Expert TIPS to avoid budget blowouts on your next project!
Measure twice and cut once as they say – this is especially true with glass!
The quality of subcontractors can make or break a project. For nearly 20 years I’ve been providing glass to the construction industry. In this time, I’ve experienced a multitude of budget blow out situations that were mostly avoidable. Many are the direct result of inexperience, time constraints or simply a lack of planning and attention to detail.
Time is money but time spent upfront is a wise investment and will certainly save you money.
Great subcontractors make a builder’s life easier. The construction process is full of moving parts. Builders don’t have the time nor do they want to micro manage their subbies.
So here’s my top 10 expert tips to reduce delays, defects, save you money and ultimately provide the quality compliant finish that our clients deserve.
1. Communication Next to quality, communication is the one thing that our clients have noted as the most valuable. There really should be more emphasis on teaching this to tradies. Ask any builder, tradie, client or your supply chain – it’s the source of all of our frustration and is almost a refreshing change when people get it right.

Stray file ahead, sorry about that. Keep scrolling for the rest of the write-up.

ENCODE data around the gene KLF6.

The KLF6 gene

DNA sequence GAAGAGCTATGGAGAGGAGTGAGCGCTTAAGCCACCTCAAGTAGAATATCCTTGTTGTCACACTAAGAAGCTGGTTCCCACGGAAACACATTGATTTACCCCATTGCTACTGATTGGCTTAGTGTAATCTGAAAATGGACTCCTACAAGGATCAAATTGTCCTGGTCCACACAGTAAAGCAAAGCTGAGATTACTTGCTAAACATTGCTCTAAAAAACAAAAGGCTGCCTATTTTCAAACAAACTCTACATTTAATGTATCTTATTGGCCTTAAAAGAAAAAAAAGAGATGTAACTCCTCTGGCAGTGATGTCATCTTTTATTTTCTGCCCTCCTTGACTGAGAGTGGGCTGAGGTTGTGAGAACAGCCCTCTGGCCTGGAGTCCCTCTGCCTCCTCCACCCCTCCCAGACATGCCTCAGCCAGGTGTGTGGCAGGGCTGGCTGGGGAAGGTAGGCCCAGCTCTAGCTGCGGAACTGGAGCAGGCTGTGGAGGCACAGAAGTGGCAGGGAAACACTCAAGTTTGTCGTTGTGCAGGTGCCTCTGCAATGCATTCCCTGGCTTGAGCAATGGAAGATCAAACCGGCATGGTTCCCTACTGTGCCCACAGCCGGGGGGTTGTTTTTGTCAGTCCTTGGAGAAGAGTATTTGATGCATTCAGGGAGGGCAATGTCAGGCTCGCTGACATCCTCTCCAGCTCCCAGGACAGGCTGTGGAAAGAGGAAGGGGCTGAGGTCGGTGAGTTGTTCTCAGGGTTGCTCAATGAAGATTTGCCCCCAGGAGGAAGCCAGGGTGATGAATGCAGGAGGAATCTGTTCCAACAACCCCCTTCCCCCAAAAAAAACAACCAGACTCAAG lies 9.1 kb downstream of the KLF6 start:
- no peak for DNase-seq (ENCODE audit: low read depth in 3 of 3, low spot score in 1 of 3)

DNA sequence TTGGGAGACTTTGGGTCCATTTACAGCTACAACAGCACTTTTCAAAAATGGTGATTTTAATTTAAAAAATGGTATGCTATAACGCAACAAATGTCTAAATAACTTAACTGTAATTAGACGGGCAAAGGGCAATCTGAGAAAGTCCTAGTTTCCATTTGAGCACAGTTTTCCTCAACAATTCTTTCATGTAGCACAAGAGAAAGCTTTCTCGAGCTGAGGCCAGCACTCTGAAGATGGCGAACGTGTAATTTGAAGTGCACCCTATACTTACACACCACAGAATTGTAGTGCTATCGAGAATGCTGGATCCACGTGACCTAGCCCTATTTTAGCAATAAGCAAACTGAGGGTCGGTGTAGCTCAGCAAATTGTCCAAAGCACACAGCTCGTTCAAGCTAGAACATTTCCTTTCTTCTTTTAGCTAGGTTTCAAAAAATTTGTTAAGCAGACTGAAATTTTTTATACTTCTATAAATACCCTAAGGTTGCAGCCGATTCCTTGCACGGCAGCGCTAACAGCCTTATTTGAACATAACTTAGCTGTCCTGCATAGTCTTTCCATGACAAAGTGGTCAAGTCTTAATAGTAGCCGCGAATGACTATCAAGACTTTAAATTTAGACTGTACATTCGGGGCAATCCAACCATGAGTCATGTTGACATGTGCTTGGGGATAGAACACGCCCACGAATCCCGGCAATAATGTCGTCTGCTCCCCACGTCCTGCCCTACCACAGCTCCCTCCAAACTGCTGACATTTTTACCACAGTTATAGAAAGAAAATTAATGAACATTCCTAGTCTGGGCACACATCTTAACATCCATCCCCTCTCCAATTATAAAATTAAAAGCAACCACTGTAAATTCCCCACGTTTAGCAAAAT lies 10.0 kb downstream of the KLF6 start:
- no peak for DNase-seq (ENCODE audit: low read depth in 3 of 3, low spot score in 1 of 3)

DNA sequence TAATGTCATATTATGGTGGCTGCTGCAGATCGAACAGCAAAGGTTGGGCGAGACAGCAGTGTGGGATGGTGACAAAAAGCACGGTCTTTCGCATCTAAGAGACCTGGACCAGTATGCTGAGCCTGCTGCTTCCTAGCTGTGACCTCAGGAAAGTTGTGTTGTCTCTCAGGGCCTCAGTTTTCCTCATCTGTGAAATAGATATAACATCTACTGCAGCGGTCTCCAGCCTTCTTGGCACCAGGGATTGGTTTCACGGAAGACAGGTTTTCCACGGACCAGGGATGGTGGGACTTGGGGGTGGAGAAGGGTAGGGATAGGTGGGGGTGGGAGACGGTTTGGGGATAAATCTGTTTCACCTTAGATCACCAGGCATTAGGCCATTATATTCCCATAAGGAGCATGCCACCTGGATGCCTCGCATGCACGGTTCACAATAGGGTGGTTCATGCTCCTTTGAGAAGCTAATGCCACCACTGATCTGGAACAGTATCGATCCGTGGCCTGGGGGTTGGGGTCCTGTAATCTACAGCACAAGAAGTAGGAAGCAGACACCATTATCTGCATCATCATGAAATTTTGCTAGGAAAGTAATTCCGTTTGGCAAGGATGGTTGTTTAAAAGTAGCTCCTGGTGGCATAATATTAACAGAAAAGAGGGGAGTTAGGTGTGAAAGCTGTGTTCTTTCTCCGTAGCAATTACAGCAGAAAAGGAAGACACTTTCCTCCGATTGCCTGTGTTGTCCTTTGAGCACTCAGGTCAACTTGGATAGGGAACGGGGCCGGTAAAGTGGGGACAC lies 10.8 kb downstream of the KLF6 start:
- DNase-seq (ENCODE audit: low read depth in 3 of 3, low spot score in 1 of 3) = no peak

2. Engaging a licensed professional In NSW if the total installation and glass costs exceed $5,000 you must have a Glazing Contractor licence issued by the Department of Fair Trade. If you employ team, you also may need to have a licensed qualified trade supervisor.
For extra peace of mind opt for an Accredited Glazier with an industry body like AWGA, the Australian Glass and Window Association then you’ll know that the company has had their work independently assessed and accredited.